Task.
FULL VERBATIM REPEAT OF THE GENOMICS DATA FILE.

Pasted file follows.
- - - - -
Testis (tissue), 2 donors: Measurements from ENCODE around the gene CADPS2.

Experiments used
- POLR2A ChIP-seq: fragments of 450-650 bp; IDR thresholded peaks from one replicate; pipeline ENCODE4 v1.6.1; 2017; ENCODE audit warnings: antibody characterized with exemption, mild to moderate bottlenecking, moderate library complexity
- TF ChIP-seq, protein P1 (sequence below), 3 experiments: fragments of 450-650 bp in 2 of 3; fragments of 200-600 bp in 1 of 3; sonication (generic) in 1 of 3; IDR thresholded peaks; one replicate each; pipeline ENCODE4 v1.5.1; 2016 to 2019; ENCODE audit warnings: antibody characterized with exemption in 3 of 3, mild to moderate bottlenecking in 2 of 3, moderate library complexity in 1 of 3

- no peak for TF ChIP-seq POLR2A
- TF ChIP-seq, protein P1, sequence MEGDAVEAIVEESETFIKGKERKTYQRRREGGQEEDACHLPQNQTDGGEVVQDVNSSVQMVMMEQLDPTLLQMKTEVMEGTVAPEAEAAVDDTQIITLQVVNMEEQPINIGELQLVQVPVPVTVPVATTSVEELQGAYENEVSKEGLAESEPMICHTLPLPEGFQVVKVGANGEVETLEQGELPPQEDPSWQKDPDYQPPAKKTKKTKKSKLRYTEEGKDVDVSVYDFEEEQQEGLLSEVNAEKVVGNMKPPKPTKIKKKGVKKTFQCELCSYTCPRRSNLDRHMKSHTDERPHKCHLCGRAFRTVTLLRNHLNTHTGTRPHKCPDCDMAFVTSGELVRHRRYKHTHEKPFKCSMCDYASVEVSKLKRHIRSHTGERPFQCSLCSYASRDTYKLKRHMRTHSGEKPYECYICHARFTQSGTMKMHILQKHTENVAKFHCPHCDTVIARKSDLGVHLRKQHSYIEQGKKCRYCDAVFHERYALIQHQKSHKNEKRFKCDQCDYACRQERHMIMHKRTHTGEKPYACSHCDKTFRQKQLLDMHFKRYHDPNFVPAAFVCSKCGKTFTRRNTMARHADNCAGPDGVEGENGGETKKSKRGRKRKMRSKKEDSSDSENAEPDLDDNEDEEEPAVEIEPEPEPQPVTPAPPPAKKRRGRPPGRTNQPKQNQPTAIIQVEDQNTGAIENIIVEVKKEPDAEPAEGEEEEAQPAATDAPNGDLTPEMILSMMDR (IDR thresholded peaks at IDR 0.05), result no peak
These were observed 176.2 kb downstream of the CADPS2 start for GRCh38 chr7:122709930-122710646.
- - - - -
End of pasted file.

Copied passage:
Testis (tissue), 2 donors: Measurements from ENCODE around the gene CADPS2.

Experiments used
- POLR2A ChIP-seq: fragments of 450-650 bp; IDR thresholded peaks from one replicate; pipeline ENCODE4 v1.6.1; 2017; ENCODE audit warnings: antibody characterized with exemption, mild to moderate bottlenecking, moderate library complexity
- TF ChIP-seq, protein P1 (sequence below), 3 experiments: fragments of 450-650 bp in 2 of 3; fragments of 200-600 bp in 1 of 3; sonication (generic) in 1 of 3; IDR thresholded peaks; one replicate each; pipeline ENCODE4 v1.5.1; 2016 to 2019; ENCODE audit warnings: antibody characterized with exemption in 3 of 3, mild to moderate bottlenecking in 2 of 3, moderate library complexity in 1 of 3

- no peak for TF ChIP-seq POLR2A
- TF ChIP-seq, protein P1, sequence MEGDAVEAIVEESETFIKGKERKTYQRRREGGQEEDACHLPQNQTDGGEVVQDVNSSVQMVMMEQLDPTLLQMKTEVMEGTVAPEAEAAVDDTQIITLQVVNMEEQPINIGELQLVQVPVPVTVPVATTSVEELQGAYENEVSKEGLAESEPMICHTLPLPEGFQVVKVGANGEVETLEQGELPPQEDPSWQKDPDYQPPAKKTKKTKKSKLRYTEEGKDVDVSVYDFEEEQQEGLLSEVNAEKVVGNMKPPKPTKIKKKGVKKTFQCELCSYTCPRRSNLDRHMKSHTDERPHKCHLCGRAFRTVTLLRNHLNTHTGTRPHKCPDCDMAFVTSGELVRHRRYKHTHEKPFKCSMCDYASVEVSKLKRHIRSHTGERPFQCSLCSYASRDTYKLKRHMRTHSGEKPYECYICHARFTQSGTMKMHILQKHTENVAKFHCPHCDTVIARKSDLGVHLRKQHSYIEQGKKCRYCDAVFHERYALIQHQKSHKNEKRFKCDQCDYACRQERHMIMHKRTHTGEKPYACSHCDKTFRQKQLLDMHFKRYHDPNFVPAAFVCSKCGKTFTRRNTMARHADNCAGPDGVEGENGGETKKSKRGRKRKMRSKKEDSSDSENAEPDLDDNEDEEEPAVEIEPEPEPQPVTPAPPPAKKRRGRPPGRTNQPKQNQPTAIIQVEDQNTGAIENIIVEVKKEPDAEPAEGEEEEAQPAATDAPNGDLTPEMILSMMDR (IDR thresholded peaks at IDR 0.05), result no peak
These were observed 176.2 kb downstream of the CADPS2 start for GRCh38 chr7:122709930-122710646.